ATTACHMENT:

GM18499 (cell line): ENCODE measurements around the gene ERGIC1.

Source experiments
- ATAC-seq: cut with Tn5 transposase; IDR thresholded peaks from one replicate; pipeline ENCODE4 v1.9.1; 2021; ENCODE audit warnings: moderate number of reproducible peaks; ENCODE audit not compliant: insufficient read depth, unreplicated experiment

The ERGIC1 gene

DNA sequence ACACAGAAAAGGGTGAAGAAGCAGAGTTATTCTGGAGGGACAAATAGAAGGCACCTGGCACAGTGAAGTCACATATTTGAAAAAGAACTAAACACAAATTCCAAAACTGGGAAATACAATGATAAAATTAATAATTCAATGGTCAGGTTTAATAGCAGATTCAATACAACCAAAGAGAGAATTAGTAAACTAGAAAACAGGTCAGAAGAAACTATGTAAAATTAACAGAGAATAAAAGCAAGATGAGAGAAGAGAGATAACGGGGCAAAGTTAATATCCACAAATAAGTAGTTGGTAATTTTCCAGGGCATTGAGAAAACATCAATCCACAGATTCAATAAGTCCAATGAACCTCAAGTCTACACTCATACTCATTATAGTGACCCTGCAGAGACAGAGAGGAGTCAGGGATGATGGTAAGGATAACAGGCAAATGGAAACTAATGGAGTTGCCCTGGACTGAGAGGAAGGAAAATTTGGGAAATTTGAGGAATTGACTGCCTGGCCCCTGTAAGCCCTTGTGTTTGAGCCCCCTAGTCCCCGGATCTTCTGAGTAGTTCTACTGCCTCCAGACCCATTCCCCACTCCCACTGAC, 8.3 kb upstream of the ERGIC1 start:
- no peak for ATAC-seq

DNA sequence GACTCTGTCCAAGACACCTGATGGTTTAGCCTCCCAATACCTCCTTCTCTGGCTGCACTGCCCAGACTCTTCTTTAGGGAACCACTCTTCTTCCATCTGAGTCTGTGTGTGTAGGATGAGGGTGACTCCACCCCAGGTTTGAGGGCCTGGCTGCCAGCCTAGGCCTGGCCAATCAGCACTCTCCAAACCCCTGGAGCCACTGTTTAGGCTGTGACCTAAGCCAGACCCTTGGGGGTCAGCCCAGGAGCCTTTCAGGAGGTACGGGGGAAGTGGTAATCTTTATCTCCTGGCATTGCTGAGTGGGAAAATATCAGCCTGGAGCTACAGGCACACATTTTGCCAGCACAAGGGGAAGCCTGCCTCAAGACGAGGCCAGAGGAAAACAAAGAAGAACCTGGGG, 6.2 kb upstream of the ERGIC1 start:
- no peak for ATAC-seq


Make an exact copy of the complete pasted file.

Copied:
GM18499 (cell line): ENCODE measurements around the gene ERGIC1.

Source experiments
- ATAC-seq: cut with Tn5 transposase; IDR thresholded peaks from one replicate; pipeline ENCODE4 v1.9.1; 2021; ENCODE audit warnings: moderate number of reproducible peaks; ENCODE audit not compliant: insufficient read depth, unreplicated experiment

The ERGIC1 gene

DNA sequence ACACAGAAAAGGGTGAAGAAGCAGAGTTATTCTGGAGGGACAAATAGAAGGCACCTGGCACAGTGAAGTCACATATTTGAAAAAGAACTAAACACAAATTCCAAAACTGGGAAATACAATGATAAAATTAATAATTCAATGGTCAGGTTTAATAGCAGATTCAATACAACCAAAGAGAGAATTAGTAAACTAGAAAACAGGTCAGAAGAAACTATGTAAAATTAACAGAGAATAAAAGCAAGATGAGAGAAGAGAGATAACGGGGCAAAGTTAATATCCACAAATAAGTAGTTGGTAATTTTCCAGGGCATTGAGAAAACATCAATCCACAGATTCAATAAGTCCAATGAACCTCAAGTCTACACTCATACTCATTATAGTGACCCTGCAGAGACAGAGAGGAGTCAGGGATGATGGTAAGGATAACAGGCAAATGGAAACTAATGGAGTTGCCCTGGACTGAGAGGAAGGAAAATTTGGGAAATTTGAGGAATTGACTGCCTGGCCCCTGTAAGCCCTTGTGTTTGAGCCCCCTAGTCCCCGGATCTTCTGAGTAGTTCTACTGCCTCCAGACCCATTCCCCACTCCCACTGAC, 8.3 kb upstream of the ERGIC1 start:
- no peak for ATAC-seq

DNA sequence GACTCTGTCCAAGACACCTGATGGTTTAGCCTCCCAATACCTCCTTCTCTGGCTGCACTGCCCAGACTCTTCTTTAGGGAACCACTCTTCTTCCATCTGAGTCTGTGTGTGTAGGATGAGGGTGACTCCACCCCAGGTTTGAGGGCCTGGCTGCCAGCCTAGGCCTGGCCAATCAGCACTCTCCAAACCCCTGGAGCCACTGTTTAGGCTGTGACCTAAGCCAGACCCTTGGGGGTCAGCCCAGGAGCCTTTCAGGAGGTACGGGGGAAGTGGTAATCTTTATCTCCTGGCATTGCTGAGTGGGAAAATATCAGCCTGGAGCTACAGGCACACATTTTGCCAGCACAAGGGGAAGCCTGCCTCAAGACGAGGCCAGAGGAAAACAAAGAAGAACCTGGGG, 6.2 kb upstream of the ERGIC1 start:
- no peak for ATAC-seq